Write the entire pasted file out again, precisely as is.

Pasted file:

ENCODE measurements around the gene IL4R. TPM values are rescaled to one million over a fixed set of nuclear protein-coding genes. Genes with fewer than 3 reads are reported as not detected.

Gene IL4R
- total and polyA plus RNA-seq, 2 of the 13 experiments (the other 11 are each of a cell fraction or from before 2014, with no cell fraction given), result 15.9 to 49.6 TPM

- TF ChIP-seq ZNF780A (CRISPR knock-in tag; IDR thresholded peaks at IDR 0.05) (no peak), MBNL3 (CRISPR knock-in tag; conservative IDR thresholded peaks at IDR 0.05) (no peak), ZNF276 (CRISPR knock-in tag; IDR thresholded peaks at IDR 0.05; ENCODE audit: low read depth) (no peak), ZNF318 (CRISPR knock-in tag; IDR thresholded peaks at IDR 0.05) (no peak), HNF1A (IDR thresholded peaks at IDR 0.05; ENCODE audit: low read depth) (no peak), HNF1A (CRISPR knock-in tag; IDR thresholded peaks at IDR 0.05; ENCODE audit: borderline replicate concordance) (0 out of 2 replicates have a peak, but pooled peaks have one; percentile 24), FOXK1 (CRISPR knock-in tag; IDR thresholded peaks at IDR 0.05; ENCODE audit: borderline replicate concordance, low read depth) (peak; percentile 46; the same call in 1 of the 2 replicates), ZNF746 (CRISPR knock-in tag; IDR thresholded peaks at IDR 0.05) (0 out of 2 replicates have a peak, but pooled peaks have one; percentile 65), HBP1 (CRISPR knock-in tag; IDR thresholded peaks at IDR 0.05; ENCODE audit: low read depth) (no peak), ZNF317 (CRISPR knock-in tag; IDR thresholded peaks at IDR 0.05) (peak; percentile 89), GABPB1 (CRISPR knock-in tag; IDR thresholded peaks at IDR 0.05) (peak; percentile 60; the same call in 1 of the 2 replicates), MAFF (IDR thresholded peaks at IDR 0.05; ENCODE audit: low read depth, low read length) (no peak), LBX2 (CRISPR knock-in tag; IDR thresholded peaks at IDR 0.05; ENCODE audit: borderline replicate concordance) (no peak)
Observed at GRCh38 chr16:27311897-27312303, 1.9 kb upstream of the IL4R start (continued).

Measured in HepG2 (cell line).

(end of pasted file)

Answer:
ENCODE measurements around the gene IL4R. TPM values are rescaled to one million over a fixed set of nuclear protein-coding genes. Genes with fewer than 3 reads are reported as not detected.

Gene IL4R
- total and polyA plus RNA-seq, 2 of the 13 experiments (the other 11 are each of a cell fraction or from before 2014, with no cell fraction given), result 15.9 to 49.6 TPM

- TF ChIP-seq ZNF780A (CRISPR knock-in tag; IDR thresholded peaks at IDR 0.05) (no peak), MBNL3 (CRISPR knock-in tag; conservative IDR thresholded peaks at IDR 0.05) (no peak), ZNF276 (CRISPR knock-in tag; IDR thresholded peaks at IDR 0.05; ENCODE audit: low read depth) (no peak), ZNF318 (CRISPR knock-in tag; IDR thresholded peaks at IDR 0.05) (no peak), HNF1A (IDR thresholded peaks at IDR 0.05; ENCODE audit: low read depth) (no peak), HNF1A (CRISPR knock-in tag; IDR thresholded peaks at IDR 0.05; ENCODE audit: borderline replicate concordance) (0 out of 2 replicates have a peak, but pooled peaks have one; percentile 24), FOXK1 (CRISPR knock-in tag; IDR thresholded peaks at IDR 0.05; ENCODE audit: borderline replicate concordance, low read depth) (peak; percentile 46; the same call in 1 of the 2 replicates), ZNF746 (CRISPR knock-in tag; IDR thresholded peaks at IDR 0.05) (0 out of 2 replicates have a peak, but pooled peaks have one; percentile 65), HBP1 (CRISPR knock-in tag; IDR thresholded peaks at IDR 0.05; ENCODE audit: low read depth) (no peak), ZNF317 (CRISPR knock-in tag; IDR thresholded peaks at IDR 0.05) (peak; percentile 89), GABPB1 (CRISPR knock-in tag; IDR thresholded peaks at IDR 0.05) (peak; percentile 60; the same call in 1 of the 2 replicates), MAFF (IDR thresholded peaks at IDR 0.05; ENCODE audit: low read depth, low read length) (no peak), LBX2 (CRISPR knock-in tag; IDR thresholded peaks at IDR 0.05; ENCODE audit: borderline replicate concordance) (no peak)
Observed at GRCh38 chr16:27311897-27312303, 1.9 kb upstream of the IL4R start (continued).

Measured in HepG2 (cell line).